n a corner of a farmers garden there was a nest of ants, who, during the fine weather in the summer, were busy all day long in drawing little seeds and grains of corn into their hole. Near, them there was a bed of flowers, upon which a great number of flies used to be sporting and humming, and flying from one flower to another.
A little boy who was the farmers son, used often to observe these insects, and wonder that the ants should differ so much from the flies in their mode of living; and as he was very young, and had not much knowledge, he one day spoke as follows: “Can any thing be so simple and foolish as these ants? -All day long they are working and toiling, instead of making use of this fine weather to divert themselves, and indulge in pleasure like these flies, who appear to be more happy than any other creatures in the world?
Some time after he had made this remark, the weather grew very cold the sun was scarcely seen to shine, and the nights were chill and frosty. The same little boy, walking then in the garden with his father, did not see a single ant, but he saw the flies lying up and down dead or dying. As he had a kind and tender heart, he could not help feeling much pity for the poor flies, and feeling at the same time; what could have become of the ants that he used to see in the same place. His father said, “The flies are all dead, because they were careless and too idle to work and gave themselves no trouble in laying up what they could not procure in the cold weather; but the ants, who have been busy all summer in order to secure food for thernselves during the winter, are all alive and well; and you will see them again as soon as the warm weather returns, and makes it safe for them to come abroad - "My dear boy," added, the father, "there is scarcely any thing in the habits even of the smallest insect, which is, not fitted to teach useful lessons; and from the case of the ants and the flies we may learn wisdom. If we spend all the spring and summer - that is, the youthful part - of our life, in idle sports or trifling pursuits, we shall have the winter of old age without honour, and without comfort, and shall not be able to stand in the judgment of that God, who gives us our being and all our powers,, that we may employ them and be active in doing holy will. But, if we strive, during our early days, to lay up a store of knowledge, and of good habits, and of pious feelings, then we shall be happy in our own minds, -we shall be useful to others, we shall, have peace and safety in the time outward trouble, and at last our Father in heaven will take us to himself, and make us dwell for ever in his presence where we shall rest from our labours. and where there is fulness of joy.” The little boy gave earnest heed to what his father said. He never forgot the lesson that was now given him. He saw that it was his duty, and good for him to be -busy, both at school and at home. He took much delight in reading and in working. His never being idle, kept him from the many evils that idle boys always fall into. He grew in knowledge and in virtue, as he grew in years and in stature. And by the blessing of God, in which he hourly trusted, and for which he daily prayed, no one was seen to prosper more in the world than he did; and what he deemed of far higher moment, he had both the power and the will to be useful to all around him. He lived holy and. happy, and he died in the hope of future rest and glory.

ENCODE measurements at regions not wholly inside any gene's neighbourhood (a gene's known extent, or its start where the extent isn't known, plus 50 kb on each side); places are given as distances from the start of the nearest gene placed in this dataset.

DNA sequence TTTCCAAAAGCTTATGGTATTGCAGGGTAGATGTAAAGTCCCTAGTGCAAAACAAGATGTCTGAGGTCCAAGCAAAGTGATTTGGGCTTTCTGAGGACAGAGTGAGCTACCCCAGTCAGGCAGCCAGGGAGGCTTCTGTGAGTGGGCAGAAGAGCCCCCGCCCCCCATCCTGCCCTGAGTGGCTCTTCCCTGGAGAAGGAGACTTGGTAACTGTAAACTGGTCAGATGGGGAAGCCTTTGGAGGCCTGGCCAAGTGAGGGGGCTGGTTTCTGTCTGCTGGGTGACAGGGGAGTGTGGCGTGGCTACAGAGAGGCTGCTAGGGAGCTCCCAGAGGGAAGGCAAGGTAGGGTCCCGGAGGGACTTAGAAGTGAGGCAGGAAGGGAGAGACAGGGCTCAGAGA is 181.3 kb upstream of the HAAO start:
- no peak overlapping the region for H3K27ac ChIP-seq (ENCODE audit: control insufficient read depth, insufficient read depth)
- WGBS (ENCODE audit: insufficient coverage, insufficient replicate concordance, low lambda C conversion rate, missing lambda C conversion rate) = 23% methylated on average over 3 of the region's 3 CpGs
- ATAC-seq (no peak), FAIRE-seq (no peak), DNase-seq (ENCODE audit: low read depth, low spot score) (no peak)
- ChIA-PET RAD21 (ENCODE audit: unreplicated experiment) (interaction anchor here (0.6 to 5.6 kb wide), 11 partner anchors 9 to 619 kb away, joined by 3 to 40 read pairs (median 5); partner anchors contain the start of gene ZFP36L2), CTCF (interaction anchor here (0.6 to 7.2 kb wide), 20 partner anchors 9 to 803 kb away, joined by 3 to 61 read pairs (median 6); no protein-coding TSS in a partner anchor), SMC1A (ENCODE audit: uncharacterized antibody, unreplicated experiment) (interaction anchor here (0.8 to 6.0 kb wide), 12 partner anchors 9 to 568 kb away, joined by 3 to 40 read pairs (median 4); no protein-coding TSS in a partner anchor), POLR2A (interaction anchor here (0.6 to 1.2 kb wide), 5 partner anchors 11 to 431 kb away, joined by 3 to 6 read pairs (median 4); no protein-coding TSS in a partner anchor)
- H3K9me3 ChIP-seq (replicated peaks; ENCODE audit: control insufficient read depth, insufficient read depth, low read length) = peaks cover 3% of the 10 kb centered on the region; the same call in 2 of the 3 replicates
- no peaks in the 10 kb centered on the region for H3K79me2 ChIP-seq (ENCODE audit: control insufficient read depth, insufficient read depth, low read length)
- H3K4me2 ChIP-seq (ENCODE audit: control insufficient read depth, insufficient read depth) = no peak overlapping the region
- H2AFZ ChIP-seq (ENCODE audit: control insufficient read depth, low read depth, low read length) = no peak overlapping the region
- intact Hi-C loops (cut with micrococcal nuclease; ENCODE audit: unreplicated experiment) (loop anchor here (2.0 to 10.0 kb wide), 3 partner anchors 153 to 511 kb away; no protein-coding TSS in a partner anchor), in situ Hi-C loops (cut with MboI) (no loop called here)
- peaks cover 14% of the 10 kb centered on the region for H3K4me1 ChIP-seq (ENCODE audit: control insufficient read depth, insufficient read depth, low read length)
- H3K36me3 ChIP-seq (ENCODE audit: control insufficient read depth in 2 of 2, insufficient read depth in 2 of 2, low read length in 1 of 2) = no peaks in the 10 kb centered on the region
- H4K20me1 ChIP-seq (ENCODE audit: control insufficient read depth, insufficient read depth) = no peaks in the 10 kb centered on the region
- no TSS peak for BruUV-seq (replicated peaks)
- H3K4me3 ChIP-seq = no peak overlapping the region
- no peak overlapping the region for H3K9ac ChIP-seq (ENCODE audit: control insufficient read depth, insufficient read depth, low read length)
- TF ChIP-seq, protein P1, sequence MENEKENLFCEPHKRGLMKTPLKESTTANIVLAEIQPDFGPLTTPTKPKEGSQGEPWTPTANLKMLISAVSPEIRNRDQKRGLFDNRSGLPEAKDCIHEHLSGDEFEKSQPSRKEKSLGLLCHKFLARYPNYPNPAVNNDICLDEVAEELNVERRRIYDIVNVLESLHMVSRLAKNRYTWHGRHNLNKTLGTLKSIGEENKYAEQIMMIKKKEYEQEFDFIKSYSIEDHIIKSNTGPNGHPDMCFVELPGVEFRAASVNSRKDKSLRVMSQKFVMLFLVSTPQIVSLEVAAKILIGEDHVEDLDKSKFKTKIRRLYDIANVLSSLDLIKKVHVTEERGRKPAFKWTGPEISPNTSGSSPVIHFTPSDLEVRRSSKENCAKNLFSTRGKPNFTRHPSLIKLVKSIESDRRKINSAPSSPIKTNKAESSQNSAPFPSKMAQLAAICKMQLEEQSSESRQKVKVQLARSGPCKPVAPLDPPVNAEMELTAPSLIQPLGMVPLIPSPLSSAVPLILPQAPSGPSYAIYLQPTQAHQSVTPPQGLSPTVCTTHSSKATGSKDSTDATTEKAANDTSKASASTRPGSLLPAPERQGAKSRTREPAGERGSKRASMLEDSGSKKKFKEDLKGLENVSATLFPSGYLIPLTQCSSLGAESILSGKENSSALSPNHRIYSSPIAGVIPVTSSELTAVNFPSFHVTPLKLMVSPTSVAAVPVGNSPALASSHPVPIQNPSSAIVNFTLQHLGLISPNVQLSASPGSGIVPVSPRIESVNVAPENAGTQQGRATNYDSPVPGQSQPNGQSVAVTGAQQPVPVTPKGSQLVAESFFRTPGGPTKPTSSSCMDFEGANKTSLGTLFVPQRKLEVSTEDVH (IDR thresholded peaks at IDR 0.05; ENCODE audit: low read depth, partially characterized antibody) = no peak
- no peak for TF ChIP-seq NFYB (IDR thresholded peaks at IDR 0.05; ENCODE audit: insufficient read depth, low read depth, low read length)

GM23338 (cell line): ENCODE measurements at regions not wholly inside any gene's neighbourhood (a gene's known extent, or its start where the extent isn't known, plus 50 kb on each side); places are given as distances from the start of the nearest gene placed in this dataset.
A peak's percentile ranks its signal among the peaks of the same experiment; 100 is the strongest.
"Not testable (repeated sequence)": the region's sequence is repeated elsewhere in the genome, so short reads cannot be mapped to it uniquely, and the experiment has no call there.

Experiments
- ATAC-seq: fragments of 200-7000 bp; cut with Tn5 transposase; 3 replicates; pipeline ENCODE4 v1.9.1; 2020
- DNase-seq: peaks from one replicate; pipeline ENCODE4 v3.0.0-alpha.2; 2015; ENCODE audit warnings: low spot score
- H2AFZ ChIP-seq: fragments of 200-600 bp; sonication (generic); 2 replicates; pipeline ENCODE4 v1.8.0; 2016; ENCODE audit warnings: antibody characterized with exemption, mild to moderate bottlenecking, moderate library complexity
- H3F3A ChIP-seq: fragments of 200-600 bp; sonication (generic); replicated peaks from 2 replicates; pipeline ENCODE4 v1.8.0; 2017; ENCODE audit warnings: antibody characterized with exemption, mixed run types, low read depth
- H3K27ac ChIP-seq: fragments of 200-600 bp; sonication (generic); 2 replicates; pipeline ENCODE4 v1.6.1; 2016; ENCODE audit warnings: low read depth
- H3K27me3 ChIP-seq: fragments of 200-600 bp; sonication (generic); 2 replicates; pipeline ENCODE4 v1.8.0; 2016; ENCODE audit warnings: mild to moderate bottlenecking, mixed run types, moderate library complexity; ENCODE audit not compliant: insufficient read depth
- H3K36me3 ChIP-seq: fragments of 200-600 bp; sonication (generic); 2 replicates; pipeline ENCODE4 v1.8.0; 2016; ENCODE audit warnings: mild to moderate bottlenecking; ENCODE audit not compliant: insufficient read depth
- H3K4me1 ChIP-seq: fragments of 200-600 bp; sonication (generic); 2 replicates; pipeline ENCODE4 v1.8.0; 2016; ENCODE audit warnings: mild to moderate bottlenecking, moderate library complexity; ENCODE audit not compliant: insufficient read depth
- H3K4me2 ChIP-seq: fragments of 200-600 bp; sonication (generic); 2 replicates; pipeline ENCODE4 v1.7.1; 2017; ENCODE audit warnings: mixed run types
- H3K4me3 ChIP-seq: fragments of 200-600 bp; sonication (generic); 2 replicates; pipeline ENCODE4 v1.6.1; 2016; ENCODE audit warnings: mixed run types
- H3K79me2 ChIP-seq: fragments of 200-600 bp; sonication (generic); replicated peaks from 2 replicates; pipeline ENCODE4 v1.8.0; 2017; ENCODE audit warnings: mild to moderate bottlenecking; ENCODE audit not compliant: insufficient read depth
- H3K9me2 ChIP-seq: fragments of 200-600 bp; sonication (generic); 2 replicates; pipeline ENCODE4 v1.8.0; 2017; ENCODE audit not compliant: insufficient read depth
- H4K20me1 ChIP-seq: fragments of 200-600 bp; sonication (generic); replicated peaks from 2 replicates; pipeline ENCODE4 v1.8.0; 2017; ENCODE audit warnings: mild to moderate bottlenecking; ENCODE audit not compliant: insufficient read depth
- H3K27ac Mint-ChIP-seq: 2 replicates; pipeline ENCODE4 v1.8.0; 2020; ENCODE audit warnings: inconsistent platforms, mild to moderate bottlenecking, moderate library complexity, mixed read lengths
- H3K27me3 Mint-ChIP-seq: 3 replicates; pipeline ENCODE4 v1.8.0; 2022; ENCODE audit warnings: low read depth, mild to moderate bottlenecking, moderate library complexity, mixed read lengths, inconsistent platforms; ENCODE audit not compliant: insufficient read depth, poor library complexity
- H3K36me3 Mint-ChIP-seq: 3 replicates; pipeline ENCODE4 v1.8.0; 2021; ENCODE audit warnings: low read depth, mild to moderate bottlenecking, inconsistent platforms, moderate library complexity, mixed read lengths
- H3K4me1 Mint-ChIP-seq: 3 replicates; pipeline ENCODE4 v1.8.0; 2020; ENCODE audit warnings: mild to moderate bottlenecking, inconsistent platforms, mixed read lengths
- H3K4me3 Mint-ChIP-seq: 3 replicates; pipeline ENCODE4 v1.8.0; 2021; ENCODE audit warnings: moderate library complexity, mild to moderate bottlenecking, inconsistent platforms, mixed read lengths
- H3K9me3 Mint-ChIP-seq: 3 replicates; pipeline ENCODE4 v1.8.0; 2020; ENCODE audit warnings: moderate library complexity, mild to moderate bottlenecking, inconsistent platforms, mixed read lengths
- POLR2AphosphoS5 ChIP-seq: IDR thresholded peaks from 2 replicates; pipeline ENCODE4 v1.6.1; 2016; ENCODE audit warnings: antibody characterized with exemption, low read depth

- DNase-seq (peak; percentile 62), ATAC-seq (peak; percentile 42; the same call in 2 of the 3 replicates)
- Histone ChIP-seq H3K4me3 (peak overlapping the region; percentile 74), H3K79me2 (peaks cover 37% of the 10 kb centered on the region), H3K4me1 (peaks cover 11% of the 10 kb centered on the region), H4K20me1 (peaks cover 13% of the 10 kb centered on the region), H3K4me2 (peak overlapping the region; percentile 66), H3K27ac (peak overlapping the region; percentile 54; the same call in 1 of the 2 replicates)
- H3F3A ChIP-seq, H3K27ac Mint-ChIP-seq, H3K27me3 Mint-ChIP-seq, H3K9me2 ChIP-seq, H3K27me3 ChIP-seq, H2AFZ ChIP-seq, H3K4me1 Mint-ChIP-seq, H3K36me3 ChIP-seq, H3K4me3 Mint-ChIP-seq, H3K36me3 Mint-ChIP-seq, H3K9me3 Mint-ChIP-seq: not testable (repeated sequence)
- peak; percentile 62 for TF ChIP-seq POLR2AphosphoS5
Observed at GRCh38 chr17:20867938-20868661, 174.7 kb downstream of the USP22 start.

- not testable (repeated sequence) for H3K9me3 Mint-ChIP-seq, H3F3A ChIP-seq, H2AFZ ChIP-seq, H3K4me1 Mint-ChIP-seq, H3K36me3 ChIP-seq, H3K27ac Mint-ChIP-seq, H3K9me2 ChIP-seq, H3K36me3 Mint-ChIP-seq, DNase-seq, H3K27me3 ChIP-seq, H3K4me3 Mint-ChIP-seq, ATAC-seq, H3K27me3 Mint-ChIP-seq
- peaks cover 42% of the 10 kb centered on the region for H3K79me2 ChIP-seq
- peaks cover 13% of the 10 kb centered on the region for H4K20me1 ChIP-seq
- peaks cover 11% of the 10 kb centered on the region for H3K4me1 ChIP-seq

Fire will not burn without fresh air, nor will animals live without it. If a piece of wax taper be set in a little hole in a piece of board and lighted, and a rummer be put over it, the rim being placed on a piece of thin wet leather and a weight put on the glass to keep it down close, the light will be seen to go out in a very short time. If a mouse were to be put under the glass in the room of the wax taper it would soon die, so would any other living thing, if fresh air could not get to:it.